The Representative Agent’s Eclipse

(Kirman, 1992; Janssen, 1993, 1998; Sent, 1998, pp. 104– 6). There it has slowly dawned upon the perceptive few — perhaps significantly, almost exclusively Europeans — that the neoclassical championing of the primacy of the individual has been more or less a sham throughout the history of mathematical neoclassical economics. The irony has been that, whereas the accompanying textual commentary will inevitably praise the individual self as the font of all analytical determinacy and the market as the only device that accords the idiosyncratic needs of the self their due meed, when one stares long and hard at the mathematics, all this vaunted respect for the essentiality of diverse individuality flies right out the window. In the Marshallian case, the contradiction is readily apparent, with the “representative agent” really little better than the “group mind” or Volkerpsychologie of the Germanic tradition so despised by tough-minded British thinkers. Yet other, more intricate models also commit similar solecisms.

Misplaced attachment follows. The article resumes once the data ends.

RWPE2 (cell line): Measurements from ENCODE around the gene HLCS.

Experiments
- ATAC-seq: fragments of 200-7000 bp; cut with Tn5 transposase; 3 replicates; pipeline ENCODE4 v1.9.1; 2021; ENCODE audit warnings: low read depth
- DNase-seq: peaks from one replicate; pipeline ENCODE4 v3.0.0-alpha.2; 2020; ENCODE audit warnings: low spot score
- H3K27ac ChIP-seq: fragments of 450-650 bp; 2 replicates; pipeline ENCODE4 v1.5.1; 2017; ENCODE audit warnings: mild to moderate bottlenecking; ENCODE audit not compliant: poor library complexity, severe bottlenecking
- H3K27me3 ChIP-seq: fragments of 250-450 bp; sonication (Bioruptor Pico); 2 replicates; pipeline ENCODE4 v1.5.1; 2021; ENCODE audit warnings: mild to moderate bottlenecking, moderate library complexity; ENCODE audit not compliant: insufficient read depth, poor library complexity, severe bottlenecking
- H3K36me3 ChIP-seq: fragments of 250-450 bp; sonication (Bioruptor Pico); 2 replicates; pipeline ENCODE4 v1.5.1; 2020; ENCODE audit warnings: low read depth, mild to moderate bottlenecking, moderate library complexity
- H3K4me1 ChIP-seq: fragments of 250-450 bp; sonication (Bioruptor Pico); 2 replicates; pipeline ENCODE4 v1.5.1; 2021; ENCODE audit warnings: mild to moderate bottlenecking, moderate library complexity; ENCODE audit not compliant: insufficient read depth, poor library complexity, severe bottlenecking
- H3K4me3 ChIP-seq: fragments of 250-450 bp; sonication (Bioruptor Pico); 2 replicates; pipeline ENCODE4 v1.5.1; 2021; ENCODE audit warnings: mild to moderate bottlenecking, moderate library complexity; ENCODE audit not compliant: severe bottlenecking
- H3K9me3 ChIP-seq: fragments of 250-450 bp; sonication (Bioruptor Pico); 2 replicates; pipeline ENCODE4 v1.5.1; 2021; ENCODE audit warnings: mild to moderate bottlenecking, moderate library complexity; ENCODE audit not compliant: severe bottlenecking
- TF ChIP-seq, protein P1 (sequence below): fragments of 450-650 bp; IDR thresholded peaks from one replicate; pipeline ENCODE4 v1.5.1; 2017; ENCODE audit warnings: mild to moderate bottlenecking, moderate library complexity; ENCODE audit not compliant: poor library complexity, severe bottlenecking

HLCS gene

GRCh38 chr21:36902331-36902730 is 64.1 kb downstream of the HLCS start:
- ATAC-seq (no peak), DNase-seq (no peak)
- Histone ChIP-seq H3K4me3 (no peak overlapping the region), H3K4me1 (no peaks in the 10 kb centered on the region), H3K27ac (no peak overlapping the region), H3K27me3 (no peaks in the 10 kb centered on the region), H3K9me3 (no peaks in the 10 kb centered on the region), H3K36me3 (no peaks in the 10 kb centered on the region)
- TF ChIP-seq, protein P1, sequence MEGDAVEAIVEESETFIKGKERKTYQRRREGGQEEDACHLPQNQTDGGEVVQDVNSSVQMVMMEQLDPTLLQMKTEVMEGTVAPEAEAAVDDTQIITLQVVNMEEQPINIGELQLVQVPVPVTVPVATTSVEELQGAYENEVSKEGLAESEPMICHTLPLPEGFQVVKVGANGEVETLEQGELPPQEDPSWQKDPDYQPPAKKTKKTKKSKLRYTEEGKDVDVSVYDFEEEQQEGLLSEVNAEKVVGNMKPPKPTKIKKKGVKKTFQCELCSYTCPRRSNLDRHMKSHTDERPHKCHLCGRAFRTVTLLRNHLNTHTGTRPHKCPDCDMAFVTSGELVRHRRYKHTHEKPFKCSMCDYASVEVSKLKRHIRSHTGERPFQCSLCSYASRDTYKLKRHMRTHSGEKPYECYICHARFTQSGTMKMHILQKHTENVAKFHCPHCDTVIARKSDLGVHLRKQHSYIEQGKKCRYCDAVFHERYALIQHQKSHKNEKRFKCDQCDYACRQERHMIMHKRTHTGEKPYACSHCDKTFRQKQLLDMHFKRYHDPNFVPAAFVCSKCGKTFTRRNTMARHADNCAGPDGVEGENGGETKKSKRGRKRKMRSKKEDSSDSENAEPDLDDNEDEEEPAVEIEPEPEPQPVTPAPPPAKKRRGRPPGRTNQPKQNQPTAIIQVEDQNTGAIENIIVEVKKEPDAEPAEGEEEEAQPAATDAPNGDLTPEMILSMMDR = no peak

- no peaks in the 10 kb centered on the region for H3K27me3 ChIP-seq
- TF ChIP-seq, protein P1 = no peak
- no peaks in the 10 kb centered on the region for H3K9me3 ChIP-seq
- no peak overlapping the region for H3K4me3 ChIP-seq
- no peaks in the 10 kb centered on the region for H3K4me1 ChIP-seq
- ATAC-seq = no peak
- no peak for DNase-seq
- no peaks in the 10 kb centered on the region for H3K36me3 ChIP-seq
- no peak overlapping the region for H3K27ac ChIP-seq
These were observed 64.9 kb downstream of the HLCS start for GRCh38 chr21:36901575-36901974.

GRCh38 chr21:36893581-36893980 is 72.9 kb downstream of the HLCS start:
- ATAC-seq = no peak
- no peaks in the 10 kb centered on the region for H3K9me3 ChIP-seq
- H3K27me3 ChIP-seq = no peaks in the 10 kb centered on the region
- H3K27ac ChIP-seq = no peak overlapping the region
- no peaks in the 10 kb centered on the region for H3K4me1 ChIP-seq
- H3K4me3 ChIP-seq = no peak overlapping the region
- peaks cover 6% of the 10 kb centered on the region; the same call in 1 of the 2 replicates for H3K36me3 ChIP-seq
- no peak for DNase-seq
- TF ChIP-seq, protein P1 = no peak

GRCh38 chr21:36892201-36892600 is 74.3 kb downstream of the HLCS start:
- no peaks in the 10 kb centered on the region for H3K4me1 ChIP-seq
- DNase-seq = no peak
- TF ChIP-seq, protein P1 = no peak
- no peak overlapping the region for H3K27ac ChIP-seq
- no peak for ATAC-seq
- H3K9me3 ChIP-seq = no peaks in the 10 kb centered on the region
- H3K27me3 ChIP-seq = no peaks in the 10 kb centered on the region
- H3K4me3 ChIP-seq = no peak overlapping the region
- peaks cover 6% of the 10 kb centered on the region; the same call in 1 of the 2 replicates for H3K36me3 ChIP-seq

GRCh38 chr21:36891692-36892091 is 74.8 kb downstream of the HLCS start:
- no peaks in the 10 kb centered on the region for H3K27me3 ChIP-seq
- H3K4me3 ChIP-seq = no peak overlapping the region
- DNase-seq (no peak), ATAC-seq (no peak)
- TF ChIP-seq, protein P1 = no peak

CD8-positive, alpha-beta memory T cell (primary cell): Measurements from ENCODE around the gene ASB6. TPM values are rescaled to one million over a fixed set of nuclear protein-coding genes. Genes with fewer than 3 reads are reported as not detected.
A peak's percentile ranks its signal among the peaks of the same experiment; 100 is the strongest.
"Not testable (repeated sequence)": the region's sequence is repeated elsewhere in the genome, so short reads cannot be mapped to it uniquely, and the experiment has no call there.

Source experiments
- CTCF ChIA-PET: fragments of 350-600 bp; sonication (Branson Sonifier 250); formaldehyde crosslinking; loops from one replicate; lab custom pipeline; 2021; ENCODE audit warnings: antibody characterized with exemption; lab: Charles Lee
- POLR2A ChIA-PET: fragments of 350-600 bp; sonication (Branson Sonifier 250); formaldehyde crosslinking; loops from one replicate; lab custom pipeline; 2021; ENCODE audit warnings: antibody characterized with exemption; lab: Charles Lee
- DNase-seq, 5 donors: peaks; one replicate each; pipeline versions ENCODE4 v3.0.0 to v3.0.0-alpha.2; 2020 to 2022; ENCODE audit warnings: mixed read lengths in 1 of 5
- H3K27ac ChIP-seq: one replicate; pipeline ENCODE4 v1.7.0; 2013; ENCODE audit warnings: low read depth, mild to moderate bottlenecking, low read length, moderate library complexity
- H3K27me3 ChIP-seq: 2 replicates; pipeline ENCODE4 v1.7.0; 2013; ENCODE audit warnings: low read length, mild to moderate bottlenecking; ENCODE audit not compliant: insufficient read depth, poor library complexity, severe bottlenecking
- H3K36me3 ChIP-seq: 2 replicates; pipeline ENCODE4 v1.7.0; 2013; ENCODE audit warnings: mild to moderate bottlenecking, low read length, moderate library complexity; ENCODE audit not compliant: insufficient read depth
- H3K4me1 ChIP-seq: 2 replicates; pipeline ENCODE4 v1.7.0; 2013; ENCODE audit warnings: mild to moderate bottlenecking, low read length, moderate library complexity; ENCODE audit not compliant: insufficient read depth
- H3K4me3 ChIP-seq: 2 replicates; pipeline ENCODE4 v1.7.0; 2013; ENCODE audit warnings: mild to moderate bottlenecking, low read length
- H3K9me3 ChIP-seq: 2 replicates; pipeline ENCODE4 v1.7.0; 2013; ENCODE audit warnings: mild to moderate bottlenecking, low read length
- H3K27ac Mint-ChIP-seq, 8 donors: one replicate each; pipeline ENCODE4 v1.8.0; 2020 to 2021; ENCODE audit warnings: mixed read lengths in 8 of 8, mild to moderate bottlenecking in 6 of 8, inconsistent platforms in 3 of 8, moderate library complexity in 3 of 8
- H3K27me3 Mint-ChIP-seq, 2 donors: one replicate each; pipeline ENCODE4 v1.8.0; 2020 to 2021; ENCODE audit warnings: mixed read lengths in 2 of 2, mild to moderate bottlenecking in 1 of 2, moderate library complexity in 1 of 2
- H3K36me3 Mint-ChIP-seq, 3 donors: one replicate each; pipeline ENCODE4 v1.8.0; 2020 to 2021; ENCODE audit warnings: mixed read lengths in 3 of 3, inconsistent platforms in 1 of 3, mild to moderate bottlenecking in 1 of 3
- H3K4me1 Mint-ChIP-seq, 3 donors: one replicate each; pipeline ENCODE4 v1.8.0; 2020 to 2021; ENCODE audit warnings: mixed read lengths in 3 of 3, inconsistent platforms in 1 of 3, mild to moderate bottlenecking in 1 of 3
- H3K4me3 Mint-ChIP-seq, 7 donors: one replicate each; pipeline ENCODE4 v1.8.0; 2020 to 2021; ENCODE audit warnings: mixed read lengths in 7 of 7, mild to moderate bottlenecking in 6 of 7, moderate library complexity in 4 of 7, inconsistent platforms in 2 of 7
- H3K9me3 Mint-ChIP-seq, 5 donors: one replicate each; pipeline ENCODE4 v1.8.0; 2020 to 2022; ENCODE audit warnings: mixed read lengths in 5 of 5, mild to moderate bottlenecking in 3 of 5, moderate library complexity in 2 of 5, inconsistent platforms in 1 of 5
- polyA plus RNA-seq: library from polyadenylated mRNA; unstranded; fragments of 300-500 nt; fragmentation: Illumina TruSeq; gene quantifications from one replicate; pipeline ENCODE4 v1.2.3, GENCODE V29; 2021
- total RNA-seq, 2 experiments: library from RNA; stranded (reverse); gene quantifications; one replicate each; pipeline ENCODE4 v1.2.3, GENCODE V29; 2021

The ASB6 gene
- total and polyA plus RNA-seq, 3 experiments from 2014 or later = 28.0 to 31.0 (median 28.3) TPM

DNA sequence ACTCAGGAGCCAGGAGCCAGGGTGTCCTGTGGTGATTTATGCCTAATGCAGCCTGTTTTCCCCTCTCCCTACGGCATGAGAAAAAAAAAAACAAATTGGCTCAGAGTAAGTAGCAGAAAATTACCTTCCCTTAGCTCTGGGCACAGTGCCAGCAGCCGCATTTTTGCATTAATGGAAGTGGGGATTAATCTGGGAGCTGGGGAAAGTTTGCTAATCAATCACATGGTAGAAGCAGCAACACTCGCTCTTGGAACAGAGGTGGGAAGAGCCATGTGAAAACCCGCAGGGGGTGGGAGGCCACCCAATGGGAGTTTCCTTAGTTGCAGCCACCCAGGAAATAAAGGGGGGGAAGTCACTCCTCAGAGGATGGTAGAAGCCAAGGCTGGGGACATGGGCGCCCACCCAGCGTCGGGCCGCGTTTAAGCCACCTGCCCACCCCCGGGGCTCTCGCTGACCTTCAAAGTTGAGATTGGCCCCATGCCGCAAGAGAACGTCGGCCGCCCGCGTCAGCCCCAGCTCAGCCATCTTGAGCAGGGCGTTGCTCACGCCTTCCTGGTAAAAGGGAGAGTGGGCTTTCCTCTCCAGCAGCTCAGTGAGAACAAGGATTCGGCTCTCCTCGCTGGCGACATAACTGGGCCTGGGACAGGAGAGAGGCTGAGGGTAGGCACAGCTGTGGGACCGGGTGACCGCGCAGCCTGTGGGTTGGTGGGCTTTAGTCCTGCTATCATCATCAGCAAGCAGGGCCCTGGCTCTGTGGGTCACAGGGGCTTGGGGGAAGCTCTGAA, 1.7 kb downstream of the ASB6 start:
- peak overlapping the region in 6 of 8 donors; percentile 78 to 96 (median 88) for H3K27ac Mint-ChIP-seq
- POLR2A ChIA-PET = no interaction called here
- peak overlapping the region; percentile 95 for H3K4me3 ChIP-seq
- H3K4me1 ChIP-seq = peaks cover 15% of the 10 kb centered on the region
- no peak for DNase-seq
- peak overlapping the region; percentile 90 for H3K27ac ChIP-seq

Mirowski, Philip (2001–12–03). Machine Dreams: Economics Becomes a Cyborg Science (pp. 448–449). Cambridge University Press. Kindle Edition.

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